In the heart of Kuala Lumpur's Chinatown, a new art installation Beyond The Moonlit Door celebrates the Mid-Autumn Festival with a glowing transformation of the laneway in the Kwai Chai Hong area.
After the Chinese New Year tiger and paper cut installation by Alice Chang and Odd early this year, this new installation pays homage to old world Chinese heritage, taking inspiration from elements from the Mid-Autumn Festival, including the use of paper lanterns, Oriental doors and windows.
Beyond The Moonlit Door features an experiential piece titled Endless Frames by architectural designer and artist Pamela Tan (of Poh Sin Studio), which greets visitors at the main entrance.
Hundreds of intricate laser-cut acrylic sheets hung at different lengths create an illusion of a cavern-like portal, bringing to mind time travel and multiple dimensions, set against the backdrop of traditional Chinese wooden doors and windows.
A sense of calm
"This piece is designed to 'float' mid-air to capture delicate rays of light and gradient of colours through the sheets as one walks beneath the installation. The installation and foliage sway in harmony as wind flows through, casting shadow movements onto surrounding surfaces. The interaction of the light rays, the bridge, bamboo trees, and foliage comes alive in unison to create a sense of calm," says Tan.
Kwai Chai Hong will be open to the public daily from 9am to midnight, which means visitors can choose to visit this installation during the day or at night – or both – as you will get a different viewing experience depending on the time of day.
"During the day, sunlight filters through the layers of blue, pink and yellow translucent sheets which emits subtle hues of colour onto the surrounding. When night falls, as light refracts onto the installation, it glows like floating lanterns above the bridge. The whole space is illuminated with vivid gradient colours through its sheets, creating a romantic ambiance," explains Tan.
The vibrant Moonlit Doors work complements this installation, a merging of traditional oriental doors with colours derived from paper lanterns.
"Mid-Autumn lanterns are known for their rich and vibrant colours. We are thrilled to introduce a new twist where each set of oriental doors are presented in contrasting colours that pop between the frame and the door," says Zeen Chang, managing partner of Bai Chuan Management.
"Traditionally, the Mid Autumn festival is celebrated while adoring the full moon. We have always imagined what it was like in ancient times, looking out our windows to a majestic moon.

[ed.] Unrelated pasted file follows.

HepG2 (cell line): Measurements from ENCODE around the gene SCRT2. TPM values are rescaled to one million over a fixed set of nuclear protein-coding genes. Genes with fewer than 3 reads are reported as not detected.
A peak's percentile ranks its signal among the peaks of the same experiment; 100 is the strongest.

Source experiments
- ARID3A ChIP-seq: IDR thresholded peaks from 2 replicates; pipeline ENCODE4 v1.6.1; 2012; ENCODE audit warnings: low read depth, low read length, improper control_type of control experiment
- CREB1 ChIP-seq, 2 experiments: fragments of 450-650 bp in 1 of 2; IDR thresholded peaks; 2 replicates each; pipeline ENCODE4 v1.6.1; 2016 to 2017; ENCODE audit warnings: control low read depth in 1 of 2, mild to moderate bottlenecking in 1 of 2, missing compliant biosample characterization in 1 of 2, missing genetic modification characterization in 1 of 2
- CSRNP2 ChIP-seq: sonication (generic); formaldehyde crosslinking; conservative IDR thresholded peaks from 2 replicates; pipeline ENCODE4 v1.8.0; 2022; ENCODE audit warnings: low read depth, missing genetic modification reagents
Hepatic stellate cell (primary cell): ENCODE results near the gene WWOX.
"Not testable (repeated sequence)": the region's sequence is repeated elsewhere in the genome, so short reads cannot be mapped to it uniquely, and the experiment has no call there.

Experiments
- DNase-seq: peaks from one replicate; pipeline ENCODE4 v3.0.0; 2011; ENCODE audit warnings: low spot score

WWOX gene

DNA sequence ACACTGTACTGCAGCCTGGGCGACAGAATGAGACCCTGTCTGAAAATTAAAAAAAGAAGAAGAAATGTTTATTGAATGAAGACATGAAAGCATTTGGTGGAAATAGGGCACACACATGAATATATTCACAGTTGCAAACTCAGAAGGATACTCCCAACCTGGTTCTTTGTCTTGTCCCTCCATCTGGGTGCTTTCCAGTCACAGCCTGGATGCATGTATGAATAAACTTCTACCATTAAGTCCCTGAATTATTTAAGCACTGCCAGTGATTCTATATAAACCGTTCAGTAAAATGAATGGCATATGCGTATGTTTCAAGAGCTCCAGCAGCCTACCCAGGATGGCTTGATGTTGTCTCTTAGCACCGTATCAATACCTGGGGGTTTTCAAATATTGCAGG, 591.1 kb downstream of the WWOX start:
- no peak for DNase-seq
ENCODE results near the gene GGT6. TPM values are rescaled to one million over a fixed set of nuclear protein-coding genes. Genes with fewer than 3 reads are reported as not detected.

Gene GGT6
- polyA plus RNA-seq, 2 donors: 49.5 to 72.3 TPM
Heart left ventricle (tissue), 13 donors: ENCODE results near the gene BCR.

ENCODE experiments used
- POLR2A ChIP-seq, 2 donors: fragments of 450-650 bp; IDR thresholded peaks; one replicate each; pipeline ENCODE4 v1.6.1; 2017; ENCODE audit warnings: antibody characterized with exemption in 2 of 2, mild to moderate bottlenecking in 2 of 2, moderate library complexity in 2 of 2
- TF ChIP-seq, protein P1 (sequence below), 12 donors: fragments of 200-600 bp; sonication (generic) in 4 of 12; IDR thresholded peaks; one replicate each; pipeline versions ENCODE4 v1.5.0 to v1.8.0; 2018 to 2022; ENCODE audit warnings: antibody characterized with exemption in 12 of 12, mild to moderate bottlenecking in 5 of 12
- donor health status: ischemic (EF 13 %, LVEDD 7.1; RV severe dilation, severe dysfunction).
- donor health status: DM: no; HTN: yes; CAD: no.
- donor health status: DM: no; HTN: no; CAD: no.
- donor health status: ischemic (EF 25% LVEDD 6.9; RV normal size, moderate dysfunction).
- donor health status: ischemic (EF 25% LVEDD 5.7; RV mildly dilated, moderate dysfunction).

"Through this installation, we get to showcase a giant brightly lit full moon that lights up the laneway and its colourful doors, creating a picturesque atmosphere. These doors symbolise the many opportunities and hope life has to offer and those who take action will reap its benefits," she adds.
Project Kwai Chai Hong is Bai Chuan Management’s first project which features the restoration of the facade of 10 heritage shop houses and rejuvenation of the laneway in between Lorong Panggung and Jalan Petaling.
"As we continue to share elements of Chinese culture with everyone, we have come to realise its weight and importance to the public community. With this in mind, we do our best to push boundaries each time, communicating through art and most of all, staying true to our cultural roots, presented in a fresh perspective," says Chang.
Engaging with an artwork
Tan, who holds a masters in architecture from the University of Greenwich in Britain, is no stranger when it comes to blurring the boundaries of art, architecture and design.She was also the winner of the fifth and final cycle of the Tan Sri Chan Sau Lai Architecture Award in 2016.
Two of her projects, Eden and Projection Kite, won the bronze and merit awards respectively in the Design for Asia Award 2020 under the category of Environmental Design and, in 2021, Eden won best of the best for German Design Council-Iconic Award.Her new installation in Chinatown is easily her most mainstream creation to date.
She adds that in her journey as an architectural designer and artist, she values experiences that allows her to take part in the community."This is essentially about sharing responsibility. I am grateful to collaborate with the team behind Kwai Chai Hong who has made such an impact on the local community since its launch.
"While technology advancements are great, the flip side is that life tends to move so fast, that memories are something we can only grasp. Kwai Chai Hong freezes time for us to appreciate the past and welcome the future. With that, I wanted my artwork to interact with the surroundings while engaging visitors for a captivating experience celebrating the Mid-Autumn Festival," concludes Tan.
The Beyond The Moonlit Door installation will be on public display until Oct 2.